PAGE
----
|Posted:||January 9, 2013 09:52 AM|
|From:||Representative Deberah Kula|
|To:||All House members|
|Subject:||Reintroducing House Bill 2136-Uniform Child Abduction Prevention Act|
|In the near future, I will be reintroducing legislation relating to uniform child abduction standards. This legislation is identical to House Bill 2136, which was unanimously passed by the House of Representatives during the 2011-2012 Legislative Session. It is my sincere hope you will join me in this important effort.
All too often, parents or guardians kidnap children during contentious custody hearings or divorce proceedings. In fact, according to the United States Department of Justice, family abduction is the most prevalent form of child abduction in the United States. The Office of Juvenile Justice and Delinquency Prevention’s 2002 report on missing children estimated that 203,900 children were victims of a family abduction in 1999. Of that number, 117,200 were missing from their caretakers.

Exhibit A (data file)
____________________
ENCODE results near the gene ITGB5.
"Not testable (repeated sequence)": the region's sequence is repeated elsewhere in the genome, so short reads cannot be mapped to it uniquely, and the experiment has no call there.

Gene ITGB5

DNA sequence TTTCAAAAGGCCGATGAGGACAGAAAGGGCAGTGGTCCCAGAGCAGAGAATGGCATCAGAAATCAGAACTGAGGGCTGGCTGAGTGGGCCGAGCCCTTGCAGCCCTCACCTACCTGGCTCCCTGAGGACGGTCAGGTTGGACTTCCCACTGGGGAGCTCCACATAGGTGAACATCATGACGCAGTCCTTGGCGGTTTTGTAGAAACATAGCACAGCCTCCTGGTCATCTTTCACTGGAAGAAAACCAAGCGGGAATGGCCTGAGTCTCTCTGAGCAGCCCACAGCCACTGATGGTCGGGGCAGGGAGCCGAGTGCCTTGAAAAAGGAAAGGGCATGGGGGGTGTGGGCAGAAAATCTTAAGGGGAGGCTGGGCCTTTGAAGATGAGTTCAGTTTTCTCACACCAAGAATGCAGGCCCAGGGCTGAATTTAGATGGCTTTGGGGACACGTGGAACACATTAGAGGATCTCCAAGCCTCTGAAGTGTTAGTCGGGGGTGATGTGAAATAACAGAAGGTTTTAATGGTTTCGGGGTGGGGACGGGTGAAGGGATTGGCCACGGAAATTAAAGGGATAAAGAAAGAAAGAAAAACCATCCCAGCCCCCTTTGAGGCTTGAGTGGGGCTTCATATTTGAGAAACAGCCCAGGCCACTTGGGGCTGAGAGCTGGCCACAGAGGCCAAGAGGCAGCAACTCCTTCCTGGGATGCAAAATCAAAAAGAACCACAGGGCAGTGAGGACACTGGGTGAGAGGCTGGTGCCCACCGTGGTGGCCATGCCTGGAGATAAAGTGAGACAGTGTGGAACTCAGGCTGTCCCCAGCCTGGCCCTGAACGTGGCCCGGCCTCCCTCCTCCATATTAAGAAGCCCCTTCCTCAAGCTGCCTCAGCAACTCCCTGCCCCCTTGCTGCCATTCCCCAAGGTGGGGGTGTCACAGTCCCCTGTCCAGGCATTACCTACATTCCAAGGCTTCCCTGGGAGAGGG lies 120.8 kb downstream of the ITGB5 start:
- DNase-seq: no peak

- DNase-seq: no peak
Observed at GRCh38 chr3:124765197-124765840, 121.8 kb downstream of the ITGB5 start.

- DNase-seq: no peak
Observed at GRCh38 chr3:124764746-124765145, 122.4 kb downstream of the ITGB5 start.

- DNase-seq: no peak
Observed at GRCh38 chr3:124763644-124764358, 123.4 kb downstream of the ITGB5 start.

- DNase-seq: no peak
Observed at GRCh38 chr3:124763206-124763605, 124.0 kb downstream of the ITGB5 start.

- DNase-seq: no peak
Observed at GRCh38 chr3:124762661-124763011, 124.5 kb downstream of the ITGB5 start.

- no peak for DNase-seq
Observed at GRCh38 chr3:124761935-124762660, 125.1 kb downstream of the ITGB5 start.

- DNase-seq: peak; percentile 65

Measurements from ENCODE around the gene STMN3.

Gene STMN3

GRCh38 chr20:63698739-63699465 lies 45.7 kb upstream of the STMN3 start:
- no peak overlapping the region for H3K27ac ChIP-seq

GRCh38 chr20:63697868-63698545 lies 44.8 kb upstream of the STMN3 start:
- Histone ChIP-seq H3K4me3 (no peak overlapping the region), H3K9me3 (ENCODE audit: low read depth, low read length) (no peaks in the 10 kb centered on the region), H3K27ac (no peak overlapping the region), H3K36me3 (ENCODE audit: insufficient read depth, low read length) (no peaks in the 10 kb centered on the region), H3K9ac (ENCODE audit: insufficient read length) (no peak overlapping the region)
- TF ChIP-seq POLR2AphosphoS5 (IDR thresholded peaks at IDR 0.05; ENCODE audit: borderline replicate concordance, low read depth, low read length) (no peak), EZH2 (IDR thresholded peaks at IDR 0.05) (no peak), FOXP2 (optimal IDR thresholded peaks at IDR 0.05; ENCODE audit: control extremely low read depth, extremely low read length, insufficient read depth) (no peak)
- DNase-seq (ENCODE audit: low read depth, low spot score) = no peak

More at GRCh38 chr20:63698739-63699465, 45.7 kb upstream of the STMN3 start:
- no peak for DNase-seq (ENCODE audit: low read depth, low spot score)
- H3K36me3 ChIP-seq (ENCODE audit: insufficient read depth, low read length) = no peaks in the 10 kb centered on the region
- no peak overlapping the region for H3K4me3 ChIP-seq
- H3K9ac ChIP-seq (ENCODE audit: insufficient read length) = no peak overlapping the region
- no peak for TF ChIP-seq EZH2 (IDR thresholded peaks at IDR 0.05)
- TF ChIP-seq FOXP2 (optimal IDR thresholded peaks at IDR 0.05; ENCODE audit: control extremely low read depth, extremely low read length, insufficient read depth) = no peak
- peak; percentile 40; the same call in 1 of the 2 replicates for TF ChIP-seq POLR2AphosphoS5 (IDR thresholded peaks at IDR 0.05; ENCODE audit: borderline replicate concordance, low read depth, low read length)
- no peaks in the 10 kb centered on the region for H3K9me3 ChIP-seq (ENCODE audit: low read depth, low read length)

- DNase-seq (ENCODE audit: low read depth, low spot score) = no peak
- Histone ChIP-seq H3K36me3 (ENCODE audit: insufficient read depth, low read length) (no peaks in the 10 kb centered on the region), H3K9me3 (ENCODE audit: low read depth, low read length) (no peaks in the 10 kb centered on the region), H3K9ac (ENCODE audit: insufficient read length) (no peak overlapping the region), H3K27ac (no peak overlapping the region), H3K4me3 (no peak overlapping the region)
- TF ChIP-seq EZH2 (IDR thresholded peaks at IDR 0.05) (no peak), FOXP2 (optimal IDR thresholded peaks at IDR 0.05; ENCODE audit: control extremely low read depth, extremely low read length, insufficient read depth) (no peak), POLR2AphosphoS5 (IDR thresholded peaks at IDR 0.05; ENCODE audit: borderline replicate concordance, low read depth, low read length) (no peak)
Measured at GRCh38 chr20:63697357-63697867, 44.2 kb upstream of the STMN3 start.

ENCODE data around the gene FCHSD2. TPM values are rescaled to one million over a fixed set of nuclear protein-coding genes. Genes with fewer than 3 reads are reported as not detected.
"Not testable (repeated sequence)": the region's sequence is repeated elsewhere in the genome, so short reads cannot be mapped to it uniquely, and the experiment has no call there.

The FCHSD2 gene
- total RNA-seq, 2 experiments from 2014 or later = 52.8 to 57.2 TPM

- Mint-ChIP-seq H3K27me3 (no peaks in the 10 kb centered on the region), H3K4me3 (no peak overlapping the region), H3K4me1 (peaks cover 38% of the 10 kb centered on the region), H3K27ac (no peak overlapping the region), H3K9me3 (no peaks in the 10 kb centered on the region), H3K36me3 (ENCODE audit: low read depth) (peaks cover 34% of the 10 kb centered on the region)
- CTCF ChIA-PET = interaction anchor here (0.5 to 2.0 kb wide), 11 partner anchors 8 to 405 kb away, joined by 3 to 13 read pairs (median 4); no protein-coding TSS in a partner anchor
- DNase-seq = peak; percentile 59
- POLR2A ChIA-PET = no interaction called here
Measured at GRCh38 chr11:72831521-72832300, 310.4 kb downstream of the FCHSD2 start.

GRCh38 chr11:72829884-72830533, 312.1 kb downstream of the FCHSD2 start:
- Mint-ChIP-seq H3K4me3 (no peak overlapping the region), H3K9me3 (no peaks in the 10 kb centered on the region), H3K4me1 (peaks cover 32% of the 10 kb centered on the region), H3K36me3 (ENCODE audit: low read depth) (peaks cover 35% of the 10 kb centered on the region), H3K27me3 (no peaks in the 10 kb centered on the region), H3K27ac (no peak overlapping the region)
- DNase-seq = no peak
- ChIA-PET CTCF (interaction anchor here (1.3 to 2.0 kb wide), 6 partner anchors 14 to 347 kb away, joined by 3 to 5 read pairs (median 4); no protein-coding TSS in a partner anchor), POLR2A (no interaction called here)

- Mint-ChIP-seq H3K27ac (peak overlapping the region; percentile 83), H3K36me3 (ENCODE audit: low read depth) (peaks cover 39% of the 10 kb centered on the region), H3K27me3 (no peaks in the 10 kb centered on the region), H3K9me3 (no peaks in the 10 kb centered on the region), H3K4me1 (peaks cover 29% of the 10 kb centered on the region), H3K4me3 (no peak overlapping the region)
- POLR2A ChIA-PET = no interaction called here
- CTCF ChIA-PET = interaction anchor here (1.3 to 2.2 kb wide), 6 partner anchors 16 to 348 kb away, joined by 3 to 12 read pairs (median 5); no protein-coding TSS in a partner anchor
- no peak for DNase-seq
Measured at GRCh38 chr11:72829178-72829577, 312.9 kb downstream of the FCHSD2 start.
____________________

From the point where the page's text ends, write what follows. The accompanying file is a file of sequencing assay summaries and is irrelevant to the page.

My legislation will amend Title 23 (Domestic Relations) of Pennsylvania’s Consolidated Statutes to add a new chapter, Chapter 52 – Uniform Child Abduction Prevention. The overall purpose of this legislation is to create guidelines for courts to follow in custody disputes that involve a parent or guardian deemed at risk of abducting their child. During these disputes courts would be able to consider a number of risk factors for abduction such as previous attempts to abduct the child, engagement in domestic violence, stalking or child abuse or neglect and the refusal to follow a child custody determination. If the court determines there is a risk of abduction, the court shall enter an abduction prevention order. This order must include the measures and conditions to prevent the abduction of the child, giving due consideration to the custody and visitation rights of the parties. In addition, if a court finds that there is a credible risk that the child is imminently likely to be wrongfully removed, the court may issue an ex parte warrant to take physical custody of the child.
The Uniform Child Abduction Prevention Act was promulgated by the Uniform Law Commission (ULC) in 2006 to assist states in enacting family child abduction statutes. Since that time, a number of states have passed some version of the law, including Alabama, Florida, Nevada and Tennessee. Now is the time for Pennsylvania to join these states and help to safeguard our most vulnerable citizens – our children.
Introduced as HB286